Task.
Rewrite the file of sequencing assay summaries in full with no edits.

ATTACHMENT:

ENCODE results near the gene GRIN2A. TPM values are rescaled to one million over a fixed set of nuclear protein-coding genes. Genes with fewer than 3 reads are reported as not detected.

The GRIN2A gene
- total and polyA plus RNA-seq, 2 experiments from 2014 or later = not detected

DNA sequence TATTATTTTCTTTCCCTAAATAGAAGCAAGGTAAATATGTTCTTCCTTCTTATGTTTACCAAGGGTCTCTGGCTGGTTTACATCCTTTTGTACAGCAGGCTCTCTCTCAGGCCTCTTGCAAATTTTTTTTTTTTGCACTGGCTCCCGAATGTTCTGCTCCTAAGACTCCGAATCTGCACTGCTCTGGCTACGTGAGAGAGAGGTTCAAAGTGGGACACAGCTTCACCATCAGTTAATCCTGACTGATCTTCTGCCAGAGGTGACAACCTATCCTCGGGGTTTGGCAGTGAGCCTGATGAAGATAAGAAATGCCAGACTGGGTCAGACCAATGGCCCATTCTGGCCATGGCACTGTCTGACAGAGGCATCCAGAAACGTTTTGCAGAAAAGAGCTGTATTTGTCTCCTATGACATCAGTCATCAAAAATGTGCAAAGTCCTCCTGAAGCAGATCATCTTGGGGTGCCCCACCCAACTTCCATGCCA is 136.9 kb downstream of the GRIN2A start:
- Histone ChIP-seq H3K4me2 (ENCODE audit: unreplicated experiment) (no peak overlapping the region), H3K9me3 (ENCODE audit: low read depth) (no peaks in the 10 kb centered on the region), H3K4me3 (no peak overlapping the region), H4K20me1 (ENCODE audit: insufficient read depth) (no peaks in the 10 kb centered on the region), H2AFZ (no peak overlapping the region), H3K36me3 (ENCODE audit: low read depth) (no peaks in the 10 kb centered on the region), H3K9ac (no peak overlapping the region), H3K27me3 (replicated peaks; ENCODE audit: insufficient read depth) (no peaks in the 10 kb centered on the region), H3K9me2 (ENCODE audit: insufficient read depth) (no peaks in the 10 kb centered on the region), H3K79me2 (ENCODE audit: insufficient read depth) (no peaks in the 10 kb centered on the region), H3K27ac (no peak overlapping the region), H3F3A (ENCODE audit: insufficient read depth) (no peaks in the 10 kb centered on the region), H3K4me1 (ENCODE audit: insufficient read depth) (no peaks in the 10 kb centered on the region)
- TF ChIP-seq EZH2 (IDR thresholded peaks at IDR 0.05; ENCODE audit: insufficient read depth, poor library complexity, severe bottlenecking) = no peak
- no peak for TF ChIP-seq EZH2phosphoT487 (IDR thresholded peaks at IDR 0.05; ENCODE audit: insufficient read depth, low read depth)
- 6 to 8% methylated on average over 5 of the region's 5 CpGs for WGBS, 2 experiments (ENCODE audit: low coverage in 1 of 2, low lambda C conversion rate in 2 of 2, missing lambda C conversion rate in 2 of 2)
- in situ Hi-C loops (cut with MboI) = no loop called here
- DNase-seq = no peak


ENCODE results near the gene GRIN2A. TPM values are rescaled to one million over a fixed set of nuclear protein-coding genes. Genes with fewer than 3 reads are reported as not detected.

The GRIN2A gene
- total and polyA plus RNA-seq, 2 experiments from 2014 or later = not detected

DNA sequence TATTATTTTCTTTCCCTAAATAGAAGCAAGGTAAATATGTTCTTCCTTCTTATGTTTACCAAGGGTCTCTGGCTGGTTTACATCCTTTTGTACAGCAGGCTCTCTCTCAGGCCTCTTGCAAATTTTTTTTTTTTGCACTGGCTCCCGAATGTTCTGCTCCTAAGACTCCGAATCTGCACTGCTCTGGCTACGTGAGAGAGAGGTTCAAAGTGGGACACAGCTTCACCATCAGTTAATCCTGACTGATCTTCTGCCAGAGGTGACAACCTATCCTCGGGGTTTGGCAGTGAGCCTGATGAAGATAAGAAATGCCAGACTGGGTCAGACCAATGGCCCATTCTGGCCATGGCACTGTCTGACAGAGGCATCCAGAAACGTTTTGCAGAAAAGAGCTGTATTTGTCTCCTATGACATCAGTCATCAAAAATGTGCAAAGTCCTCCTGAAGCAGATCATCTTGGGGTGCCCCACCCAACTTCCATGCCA is 136.9 kb downstream of the GRIN2A start:
- Histone ChIP-seq H3K4me2 (ENCODE audit: unreplicated experiment) (no peak overlapping the region), H3K9me3 (ENCODE audit: low read depth) (no peaks in the 10 kb centered on the region), H3K4me3 (no peak overlapping the region), H4K20me1 (ENCODE audit: insufficient read depth) (no peaks in the 10 kb centered on the region), H2AFZ (no peak overlapping the region), H3K36me3 (ENCODE audit: low read depth) (no peaks in the 10 kb centered on the region), H3K9ac (no peak overlapping the region), H3K27me3 (replicated peaks; ENCODE audit: insufficient read depth) (no peaks in the 10 kb centered on the region), H3K9me2 (ENCODE audit: insufficient read depth) (no peaks in the 10 kb centered on the region), H3K79me2 (ENCODE audit: insufficient read depth) (no peaks in the 10 kb centered on the region), H3K27ac (no peak overlapping the region), H3F3A (ENCODE audit: insufficient read depth) (no peaks in the 10 kb centered on the region), H3K4me1 (ENCODE audit: insufficient read depth) (no peaks in the 10 kb centered on the region)
- TF ChIP-seq EZH2 (IDR thresholded peaks at IDR 0.05; ENCODE audit: insufficient read depth, poor library complexity, severe bottlenecking) = no peak
- no peak for TF ChIP-seq EZH2phosphoT487 (IDR thresholded peaks at IDR 0.05; ENCODE audit: insufficient read depth, low read depth)
- 6 to 8% methylated on average over 5 of the region's 5 CpGs for WGBS, 2 experiments (ENCODE audit: low coverage in 1 of 2, low lambda C conversion rate in 2 of 2, missing lambda C conversion rate in 2 of 2)
- in situ Hi-C loops (cut with MboI) = no loop called here
- DNase-seq = no peak